JOINT BASE SAN ANTONIO – LACKLAND, Texas --
When the President of the United States travels, stateside or abroad, there is an advance team who arrives weeks ahead to handle airport logistics. These team members, or agents, volunteer for the job and are the “best of the best” at what they do. That is why Maj. Francisco "Cisco" Leach, 25th Air Force deputy chief of safety, felt honored when he was recently selected from 96 agents as the 2016 Presidential Advance Agent of the Year.
“Winning the award was a very humbling experience,” Leach said of the accomplishment. “The Presidential Advance Agency is composed of some of the sharpest officers in the Air Force; it’s an honor and a privilege to be part of a very special mission.”
Being a Presidential Advance Agent is considered an additional duty, which Leach eagerly volunteered to take on.
“I applied for the Presidential Advance Agent program shortly after I moved to 25th Air Force in the summer of 2015. I then successfully interviewed and was hired in September 2015,” he said.
“This additional duty requires me to go on five to 10 presidential or vice-presidential trips per year,” he said. “Last year, I supported 10 POTUS/VPOTUS trips.”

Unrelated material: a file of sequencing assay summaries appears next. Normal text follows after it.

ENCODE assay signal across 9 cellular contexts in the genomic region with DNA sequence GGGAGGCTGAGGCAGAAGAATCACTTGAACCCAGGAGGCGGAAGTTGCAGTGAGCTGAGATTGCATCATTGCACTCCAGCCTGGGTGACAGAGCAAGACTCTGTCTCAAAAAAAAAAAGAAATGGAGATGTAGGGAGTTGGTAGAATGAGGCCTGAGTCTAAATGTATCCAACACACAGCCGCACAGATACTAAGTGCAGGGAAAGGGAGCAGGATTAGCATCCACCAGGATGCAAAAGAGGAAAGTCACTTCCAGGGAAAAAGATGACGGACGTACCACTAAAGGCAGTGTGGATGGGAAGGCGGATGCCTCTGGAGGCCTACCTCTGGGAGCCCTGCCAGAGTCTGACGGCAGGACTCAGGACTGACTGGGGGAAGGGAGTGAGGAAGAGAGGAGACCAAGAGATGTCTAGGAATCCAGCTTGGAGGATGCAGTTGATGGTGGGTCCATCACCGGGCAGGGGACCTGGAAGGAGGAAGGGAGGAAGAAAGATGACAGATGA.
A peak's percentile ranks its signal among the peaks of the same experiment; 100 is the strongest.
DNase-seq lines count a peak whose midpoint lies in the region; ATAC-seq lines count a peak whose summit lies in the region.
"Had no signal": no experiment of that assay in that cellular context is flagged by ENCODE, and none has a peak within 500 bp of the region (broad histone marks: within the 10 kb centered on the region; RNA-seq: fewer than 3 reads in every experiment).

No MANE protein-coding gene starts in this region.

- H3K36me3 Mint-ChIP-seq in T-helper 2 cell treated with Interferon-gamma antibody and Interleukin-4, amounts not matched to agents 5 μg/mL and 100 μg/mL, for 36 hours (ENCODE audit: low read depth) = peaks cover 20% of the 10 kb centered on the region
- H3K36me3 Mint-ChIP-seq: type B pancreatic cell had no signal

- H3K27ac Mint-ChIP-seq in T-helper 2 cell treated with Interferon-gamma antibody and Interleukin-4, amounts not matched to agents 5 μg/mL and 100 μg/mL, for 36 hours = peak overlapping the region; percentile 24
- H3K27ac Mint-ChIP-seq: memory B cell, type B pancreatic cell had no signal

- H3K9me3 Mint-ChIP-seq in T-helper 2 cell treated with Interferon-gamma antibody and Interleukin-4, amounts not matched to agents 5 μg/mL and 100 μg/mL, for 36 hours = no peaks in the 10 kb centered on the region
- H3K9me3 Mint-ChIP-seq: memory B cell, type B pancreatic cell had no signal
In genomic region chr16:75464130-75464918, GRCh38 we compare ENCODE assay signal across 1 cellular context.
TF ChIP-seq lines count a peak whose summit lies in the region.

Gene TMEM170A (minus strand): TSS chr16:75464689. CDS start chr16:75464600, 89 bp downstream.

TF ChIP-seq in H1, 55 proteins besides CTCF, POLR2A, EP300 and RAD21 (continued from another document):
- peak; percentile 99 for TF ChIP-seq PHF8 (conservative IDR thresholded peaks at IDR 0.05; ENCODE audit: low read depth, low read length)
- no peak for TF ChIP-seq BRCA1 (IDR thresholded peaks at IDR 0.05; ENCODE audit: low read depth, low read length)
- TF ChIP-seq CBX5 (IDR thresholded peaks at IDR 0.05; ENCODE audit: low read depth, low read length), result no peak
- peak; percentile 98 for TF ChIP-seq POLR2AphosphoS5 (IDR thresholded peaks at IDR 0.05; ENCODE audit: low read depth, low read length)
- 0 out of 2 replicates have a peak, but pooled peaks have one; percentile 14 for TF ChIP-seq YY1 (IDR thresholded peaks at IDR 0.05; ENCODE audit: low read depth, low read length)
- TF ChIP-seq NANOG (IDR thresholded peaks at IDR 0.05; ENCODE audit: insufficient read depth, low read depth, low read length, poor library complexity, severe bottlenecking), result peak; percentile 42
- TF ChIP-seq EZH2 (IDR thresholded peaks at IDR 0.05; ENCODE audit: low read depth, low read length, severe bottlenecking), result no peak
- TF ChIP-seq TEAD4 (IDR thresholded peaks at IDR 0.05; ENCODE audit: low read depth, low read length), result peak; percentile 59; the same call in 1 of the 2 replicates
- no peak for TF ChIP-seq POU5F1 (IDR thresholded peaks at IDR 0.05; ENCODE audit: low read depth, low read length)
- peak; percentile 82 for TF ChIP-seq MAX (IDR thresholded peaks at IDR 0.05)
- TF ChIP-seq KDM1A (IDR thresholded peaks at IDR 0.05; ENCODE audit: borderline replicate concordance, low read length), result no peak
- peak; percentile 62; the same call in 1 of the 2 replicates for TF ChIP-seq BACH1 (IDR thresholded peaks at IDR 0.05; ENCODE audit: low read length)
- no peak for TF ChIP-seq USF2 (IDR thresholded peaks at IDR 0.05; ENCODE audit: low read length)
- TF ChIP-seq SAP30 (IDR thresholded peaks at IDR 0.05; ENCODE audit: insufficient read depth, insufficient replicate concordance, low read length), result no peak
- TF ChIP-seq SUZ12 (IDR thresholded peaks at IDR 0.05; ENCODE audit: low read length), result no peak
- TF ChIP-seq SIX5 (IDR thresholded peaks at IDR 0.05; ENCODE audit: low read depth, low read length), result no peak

Leach considers his agent assignments a special way to serve his country.
“This was a unique opportunity, working for an agency with a ‘no-fail’ mission directly supporting POTUS/VPOTUS travels,” Leach said. “We show up one or two weeks prior to the arrival of the president or vice-president at a destination and coordinate all Air Force One logistics at the airport to ensure a safe arrival and departure.”
Leach, a Puerto Rico native, also likes that advance agent assignments allow him to work with numerous embassies and consulates.
One of the most important trips Leach made was to Cuba.
“It was the first time in 88 years a U.S. president had visited Cuba,” he said. “It was definitely the toughest and most rewarding trip I’ve been to.”
In a letter to Leach’s commander, Col. R. Bruce Ybarra, Presidential Airlift Group commander, expressed his appreciation for Leach’s work on the trip.
“He flawlessly coordinated and deconflicted the arrival and departure of U.S. support aircraft and personnel,” Ybarra wrote. “Major Leach and his team battled language barriers, complex security issues, diplomatic clearance concerns, and a host of other problems that are associated with nearly a 90-year U.S. absence.
“His superior Spanish-language skills proved invaluable, helping multiple White House agencies bridge the wide communication gap and get the mission accomplished. His distinctive performance, positive attitude, and flexibility led to a successful mission and significantly contributed to the safety and security of Air Force One.”